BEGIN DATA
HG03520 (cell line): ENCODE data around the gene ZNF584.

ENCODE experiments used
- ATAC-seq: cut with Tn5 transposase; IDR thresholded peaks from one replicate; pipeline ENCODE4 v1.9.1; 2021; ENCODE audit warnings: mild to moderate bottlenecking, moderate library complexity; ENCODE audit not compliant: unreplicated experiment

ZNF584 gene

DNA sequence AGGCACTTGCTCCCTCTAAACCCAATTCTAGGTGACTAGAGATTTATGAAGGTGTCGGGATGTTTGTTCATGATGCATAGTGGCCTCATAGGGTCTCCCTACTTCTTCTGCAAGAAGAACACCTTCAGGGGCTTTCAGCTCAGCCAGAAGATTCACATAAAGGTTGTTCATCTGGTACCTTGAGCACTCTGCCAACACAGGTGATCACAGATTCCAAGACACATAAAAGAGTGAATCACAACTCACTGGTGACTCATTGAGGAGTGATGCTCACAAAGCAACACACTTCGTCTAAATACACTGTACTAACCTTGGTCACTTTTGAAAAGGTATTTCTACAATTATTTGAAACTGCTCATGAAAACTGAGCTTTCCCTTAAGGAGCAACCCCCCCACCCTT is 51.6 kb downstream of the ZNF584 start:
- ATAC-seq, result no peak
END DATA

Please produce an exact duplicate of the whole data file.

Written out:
HG03520 (cell line): ENCODE data around the gene ZNF584.

ENCODE experiments used
- ATAC-seq: cut with Tn5 transposase; IDR thresholded peaks from one replicate; pipeline ENCODE4 v1.9.1; 2021; ENCODE audit warnings: mild to moderate bottlenecking, moderate library complexity; ENCODE audit not compliant: unreplicated experiment

ZNF584 gene

DNA sequence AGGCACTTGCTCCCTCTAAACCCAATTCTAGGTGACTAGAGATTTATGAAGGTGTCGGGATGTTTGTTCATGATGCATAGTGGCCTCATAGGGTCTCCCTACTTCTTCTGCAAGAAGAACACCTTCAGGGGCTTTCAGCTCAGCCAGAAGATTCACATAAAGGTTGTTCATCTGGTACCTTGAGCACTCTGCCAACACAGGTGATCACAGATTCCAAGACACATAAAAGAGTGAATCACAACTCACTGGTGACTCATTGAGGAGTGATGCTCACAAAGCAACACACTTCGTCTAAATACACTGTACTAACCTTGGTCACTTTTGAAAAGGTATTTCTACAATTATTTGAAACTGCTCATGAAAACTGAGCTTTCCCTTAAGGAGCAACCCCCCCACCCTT is 51.6 kb downstream of the ZNF584 start:
- ATAC-seq, result no peak